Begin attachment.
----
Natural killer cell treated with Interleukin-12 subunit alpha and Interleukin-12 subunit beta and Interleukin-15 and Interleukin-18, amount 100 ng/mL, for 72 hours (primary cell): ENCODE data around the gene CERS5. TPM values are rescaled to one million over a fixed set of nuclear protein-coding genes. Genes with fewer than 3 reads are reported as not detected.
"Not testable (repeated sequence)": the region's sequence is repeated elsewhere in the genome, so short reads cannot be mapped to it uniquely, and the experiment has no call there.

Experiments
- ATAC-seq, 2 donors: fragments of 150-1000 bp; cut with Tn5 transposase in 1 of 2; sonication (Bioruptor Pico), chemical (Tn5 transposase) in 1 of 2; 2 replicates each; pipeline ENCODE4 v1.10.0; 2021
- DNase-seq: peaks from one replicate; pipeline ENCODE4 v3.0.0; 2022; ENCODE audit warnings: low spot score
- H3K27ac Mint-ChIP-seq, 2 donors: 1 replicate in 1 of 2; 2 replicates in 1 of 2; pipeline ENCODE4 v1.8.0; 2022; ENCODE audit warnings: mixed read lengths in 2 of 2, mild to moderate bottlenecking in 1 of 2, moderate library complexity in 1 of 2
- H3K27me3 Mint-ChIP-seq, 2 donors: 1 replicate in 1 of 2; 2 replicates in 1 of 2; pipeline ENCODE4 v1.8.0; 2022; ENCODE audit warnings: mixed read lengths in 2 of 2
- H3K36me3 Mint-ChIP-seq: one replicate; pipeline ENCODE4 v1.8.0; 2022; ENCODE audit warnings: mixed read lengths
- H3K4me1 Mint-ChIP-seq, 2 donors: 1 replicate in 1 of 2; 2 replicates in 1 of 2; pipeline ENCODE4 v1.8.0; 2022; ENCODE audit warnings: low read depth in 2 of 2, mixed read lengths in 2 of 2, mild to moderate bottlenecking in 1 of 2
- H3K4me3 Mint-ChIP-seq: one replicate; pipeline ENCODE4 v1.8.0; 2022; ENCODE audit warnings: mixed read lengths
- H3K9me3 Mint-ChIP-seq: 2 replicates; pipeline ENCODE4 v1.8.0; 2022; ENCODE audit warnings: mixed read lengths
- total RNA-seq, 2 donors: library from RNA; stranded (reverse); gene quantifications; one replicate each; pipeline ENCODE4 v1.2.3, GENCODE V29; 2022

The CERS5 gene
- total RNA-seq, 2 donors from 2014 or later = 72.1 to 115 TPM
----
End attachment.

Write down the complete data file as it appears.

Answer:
Natural killer cell treated with Interleukin-12 subunit alpha and Interleukin-12 subunit beta and Interleukin-15 and Interleukin-18, amount 100 ng/mL, for 72 hours (primary cell): ENCODE data around the gene CERS5. TPM values are rescaled to one million over a fixed set of nuclear protein-coding genes. Genes with fewer than 3 reads are reported as not detected.
"Not testable (repeated sequence)": the region's sequence is repeated elsewhere in the genome, so short reads cannot be mapped to it uniquely, and the experiment has no call there.

Experiments
- ATAC-seq, 2 donors: fragments of 150-1000 bp; cut with Tn5 transposase in 1 of 2; sonication (Bioruptor Pico), chemical (Tn5 transposase) in 1 of 2; 2 replicates each; pipeline ENCODE4 v1.10.0; 2021
- DNase-seq: peaks from one replicate; pipeline ENCODE4 v3.0.0; 2022; ENCODE audit warnings: low spot score
- H3K27ac Mint-ChIP-seq, 2 donors: 1 replicate in 1 of 2; 2 replicates in 1 of 2; pipeline ENCODE4 v1.8.0; 2022; ENCODE audit warnings: mixed read lengths in 2 of 2, mild to moderate bottlenecking in 1 of 2, moderate library complexity in 1 of 2
- H3K27me3 Mint-ChIP-seq, 2 donors: 1 replicate in 1 of 2; 2 replicates in 1 of 2; pipeline ENCODE4 v1.8.0; 2022; ENCODE audit warnings: mixed read lengths in 2 of 2
- H3K36me3 Mint-ChIP-seq: one replicate; pipeline ENCODE4 v1.8.0; 2022; ENCODE audit warnings: mixed read lengths
- H3K4me1 Mint-ChIP-seq, 2 donors: 1 replicate in 1 of 2; 2 replicates in 1 of 2; pipeline ENCODE4 v1.8.0; 2022; ENCODE audit warnings: low read depth in 2 of 2, mixed read lengths in 2 of 2, mild to moderate bottlenecking in 1 of 2
- H3K4me3 Mint-ChIP-seq: one replicate; pipeline ENCODE4 v1.8.0; 2022; ENCODE audit warnings: mixed read lengths
- H3K9me3 Mint-ChIP-seq: 2 replicates; pipeline ENCODE4 v1.8.0; 2022; ENCODE audit warnings: mixed read lengths
- total RNA-seq, 2 donors: library from RNA; stranded (reverse); gene quantifications; one replicate each; pipeline ENCODE4 v1.2.3, GENCODE V29; 2022

The CERS5 gene
- total RNA-seq, 2 donors from 2014 or later = 72.1 to 115 TPM